Published by IVP on May 2020
Genres: Non-Fiction, Christian Life, Racial Reconciliation
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Affluence, autonomy, safety, and power. These are the central values of the American dream. But are they actually compatible with Jesus' command to love our neighbor as ourselves? In essays grouped around these four values, D. L. Mayfield asks us to pay attention to the ways they shape our own choices, and the ways those choices affect our neighbors. Where did these values come from? How have they failed those on the edges of our society? And how can we disentangle ourselves from our culture's headlong pursuit of these values and live faithful lives of service to God and our neighbors?
This is going to be a rather rambling review. I picked up The Myth of the American Dream on the basis of the title alone. My whole early adulthood has been spent deconstructing my distinctly American evangelical upbringing and merging it into the faith taught by a brown-skinned refugee from Galilee. From early teens to now early thirties, it’s been an almost twenty-year journey toward my current perspective on faith. And it wasn’t so much that my beliefs changed that my emphases did. The core of my faith is the same, if not stronger, than the naïve faith of my teenage years. But the way I apply it? It’s increasingly found me at odds with the very system that trained me and prepared me for ministry.
D.L. Mayfield’s upbringing wasn’t unlike mine, except maybe she got an earlier start. She cut her teeth on the homeschool curriculum of Abeka and Bob Jones, was fed the nationalist and theonomist teachings of Rushdooney, and had the sort of cultural conservative Christian upbringing that I can easily identify with. Most of those I know that had this upbringing either still cling to it or have abandoned the faith completely. But for me, the more I read and understood Scripture, the more I found my faith moving toward what my family and friends would have called “liberal.”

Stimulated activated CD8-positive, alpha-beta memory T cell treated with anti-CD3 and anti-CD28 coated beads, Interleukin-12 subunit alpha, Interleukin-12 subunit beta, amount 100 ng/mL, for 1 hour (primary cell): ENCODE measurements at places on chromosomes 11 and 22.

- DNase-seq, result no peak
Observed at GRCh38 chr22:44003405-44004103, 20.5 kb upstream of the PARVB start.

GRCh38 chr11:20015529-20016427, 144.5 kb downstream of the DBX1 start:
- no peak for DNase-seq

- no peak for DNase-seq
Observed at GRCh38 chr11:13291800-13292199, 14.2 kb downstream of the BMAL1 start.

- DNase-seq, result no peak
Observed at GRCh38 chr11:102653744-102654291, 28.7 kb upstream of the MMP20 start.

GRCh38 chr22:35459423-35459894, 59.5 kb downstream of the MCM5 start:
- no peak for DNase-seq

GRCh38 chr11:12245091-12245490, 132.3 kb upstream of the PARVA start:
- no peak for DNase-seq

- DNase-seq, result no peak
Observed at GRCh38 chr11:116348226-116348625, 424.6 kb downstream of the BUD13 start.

I suppose they weren’t wrong, but I was then and still am a far cry from being theologically left. I still fit firmly within the orthodoxy of American evangelicalism—on most issues. But politically and socially, as I began to take positions that I saw as inherently biblical—anti-war, pro-social justice, pro-immigrant, anti-materialist—I began to see others question my faith.
I write this lengthy intro to simply say this: D.L. Mayfield helped me remember that I’m not alone. The Myth of the American Dream didn’t change my mind on anything, but if you’re the typical American Christian, you’re going to find this to be quite the challenging read. And it’s more than just theory. Mayfield has lived it out, purposely and purposefully countering the culture to bring joy, peace, and Jesus to those surrounding her.
She divides her book into four sections: affluence, autonomy, safety, and power. These are the four pillars of the American dream. The four things that the typical American family longs for. The things that the vast majority of white American evangelical families have. Mayfield doesn’t rail against these things, just gently reminds us not to make them into idols.
The section on safety is something that I found particularly powerful:
There is no way we can move forward in welcoming the stranger in the United States if we don’t assess the situation honestly: our morality has slipped to a point where we do not care that people will suffer and die due to our own desire for safety.
It’s a frank and stunning indictment, but can we really deny its truth?
For me, The Myth of the American Dream gave me a sense of kinship. It’s encouraged me to never give up, to continue to go deeper, to not retreat into safety but continue to preach the radical Gospel message of truth. It’s a must-read.